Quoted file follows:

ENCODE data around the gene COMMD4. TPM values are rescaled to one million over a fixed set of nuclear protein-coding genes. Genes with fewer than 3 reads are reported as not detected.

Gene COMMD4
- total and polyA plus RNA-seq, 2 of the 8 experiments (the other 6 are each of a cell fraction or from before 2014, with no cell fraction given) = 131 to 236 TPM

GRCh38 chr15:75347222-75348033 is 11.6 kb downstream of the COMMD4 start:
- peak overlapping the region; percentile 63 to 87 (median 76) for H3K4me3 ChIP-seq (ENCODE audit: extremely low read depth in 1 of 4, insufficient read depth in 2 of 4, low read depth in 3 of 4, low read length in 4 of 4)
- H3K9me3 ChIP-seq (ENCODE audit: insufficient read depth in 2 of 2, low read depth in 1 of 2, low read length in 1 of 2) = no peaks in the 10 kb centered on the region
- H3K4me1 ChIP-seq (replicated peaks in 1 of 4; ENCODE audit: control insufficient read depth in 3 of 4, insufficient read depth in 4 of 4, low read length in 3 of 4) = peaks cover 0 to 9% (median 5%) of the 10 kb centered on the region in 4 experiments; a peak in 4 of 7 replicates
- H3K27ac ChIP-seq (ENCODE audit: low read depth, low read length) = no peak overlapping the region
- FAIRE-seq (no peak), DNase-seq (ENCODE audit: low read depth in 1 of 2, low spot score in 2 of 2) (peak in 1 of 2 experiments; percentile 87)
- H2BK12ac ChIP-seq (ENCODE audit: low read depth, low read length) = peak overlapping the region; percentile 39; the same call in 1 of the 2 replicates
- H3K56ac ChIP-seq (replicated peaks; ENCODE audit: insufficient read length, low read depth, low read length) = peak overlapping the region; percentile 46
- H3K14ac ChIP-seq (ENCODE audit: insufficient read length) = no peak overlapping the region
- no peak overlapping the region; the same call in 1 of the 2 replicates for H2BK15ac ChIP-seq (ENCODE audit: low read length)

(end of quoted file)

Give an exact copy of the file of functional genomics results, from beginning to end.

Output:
ENCODE data around the gene COMMD4. TPM values are rescaled to one million over a fixed set of nuclear protein-coding genes. Genes with fewer than 3 reads are reported as not detected.

Gene COMMD4
- total and polyA plus RNA-seq, 2 of the 8 experiments (the other 6 are each of a cell fraction or from before 2014, with no cell fraction given) = 131 to 236 TPM

GRCh38 chr15:75347222-75348033 is 11.6 kb downstream of the COMMD4 start:
- peak overlapping the region; percentile 63 to 87 (median 76) for H3K4me3 ChIP-seq (ENCODE audit: extremely low read depth in 1 of 4, insufficient read depth in 2 of 4, low read depth in 3 of 4, low read length in 4 of 4)
- H3K9me3 ChIP-seq (ENCODE audit: insufficient read depth in 2 of 2, low read depth in 1 of 2, low read length in 1 of 2) = no peaks in the 10 kb centered on the region
- H3K4me1 ChIP-seq (replicated peaks in 1 of 4; ENCODE audit: control insufficient read depth in 3 of 4, insufficient read depth in 4 of 4, low read length in 3 of 4) = peaks cover 0 to 9% (median 5%) of the 10 kb centered on the region in 4 experiments; a peak in 4 of 7 replicates
- H3K27ac ChIP-seq (ENCODE audit: low read depth, low read length) = no peak overlapping the region
- FAIRE-seq (no peak), DNase-seq (ENCODE audit: low read depth in 1 of 2, low spot score in 2 of 2) (peak in 1 of 2 experiments; percentile 87)
- H2BK12ac ChIP-seq (ENCODE audit: low read depth, low read length) = peak overlapping the region; percentile 39; the same call in 1 of the 2 replicates
- H3K56ac ChIP-seq (replicated peaks; ENCODE audit: insufficient read length, low read depth, low read length) = peak overlapping the region; percentile 46
- H3K14ac ChIP-seq (ENCODE audit: insufficient read length) = no peak overlapping the region
- no peak overlapping the region; the same call in 1 of the 2 replicates for H2BK15ac ChIP-seq (ENCODE audit: low read length)